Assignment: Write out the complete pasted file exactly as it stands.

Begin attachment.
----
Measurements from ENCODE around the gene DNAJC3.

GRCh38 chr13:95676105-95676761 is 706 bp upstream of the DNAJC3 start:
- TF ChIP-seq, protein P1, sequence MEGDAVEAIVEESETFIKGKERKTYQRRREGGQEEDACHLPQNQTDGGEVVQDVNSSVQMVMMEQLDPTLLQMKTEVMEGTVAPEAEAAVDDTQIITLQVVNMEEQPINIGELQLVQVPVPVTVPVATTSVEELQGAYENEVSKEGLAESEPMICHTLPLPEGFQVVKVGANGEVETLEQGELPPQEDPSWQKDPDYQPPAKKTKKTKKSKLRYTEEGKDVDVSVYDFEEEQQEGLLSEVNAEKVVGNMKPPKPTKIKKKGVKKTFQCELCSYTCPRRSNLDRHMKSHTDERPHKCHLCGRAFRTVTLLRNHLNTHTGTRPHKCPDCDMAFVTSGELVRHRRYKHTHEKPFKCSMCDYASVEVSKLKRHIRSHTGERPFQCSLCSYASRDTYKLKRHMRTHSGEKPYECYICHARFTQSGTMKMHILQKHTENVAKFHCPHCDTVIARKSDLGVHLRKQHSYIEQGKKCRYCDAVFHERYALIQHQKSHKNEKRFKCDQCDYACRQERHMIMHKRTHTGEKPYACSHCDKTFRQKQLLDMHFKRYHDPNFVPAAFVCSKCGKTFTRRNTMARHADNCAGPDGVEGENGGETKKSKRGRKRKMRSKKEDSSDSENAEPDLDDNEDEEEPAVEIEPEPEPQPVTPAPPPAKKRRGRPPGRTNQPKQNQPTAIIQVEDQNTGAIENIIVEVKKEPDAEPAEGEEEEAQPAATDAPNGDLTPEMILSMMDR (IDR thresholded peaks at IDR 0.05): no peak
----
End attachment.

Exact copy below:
Measurements from ENCODE around the gene DNAJC3.

GRCh38 chr13:95676105-95676761 is 706 bp upstream of the DNAJC3 start:
- TF ChIP-seq, protein P1, sequence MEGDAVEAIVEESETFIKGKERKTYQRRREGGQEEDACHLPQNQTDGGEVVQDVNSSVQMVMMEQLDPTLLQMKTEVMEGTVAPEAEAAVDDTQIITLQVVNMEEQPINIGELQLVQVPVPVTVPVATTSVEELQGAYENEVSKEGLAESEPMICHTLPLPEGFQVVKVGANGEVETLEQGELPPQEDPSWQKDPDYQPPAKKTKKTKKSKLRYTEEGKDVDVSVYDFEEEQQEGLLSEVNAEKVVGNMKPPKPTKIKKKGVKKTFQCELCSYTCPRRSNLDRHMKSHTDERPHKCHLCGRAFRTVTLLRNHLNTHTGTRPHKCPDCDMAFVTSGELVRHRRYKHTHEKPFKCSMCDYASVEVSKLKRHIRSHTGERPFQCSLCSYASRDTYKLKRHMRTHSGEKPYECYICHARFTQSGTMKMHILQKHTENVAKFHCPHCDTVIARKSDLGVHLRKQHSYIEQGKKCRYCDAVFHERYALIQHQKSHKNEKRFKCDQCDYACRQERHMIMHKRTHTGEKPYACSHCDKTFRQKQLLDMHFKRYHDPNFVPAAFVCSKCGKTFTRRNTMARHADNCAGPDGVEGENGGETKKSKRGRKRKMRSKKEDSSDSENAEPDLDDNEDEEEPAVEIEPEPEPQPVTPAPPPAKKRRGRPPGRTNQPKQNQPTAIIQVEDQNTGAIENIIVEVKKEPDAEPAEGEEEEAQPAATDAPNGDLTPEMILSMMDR (IDR thresholded peaks at IDR 0.05): no peak